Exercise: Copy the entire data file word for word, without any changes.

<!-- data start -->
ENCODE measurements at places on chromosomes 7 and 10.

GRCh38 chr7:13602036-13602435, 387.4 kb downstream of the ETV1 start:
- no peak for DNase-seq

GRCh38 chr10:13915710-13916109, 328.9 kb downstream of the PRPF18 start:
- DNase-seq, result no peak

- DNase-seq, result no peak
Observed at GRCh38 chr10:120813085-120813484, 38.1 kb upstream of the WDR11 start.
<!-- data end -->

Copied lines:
ENCODE measurements at places on chromosomes 7 and 10.

GRCh38 chr7:13602036-13602435, 387.4 kb downstream of the ETV1 start:
- no peak for DNase-seq

GRCh38 chr10:13915710-13916109, 328.9 kb downstream of the PRPF18 start:
- DNase-seq, result no peak

- DNase-seq, result no peak
Observed at GRCh38 chr10:120813085-120813484, 38.1 kb upstream of the WDR11 start.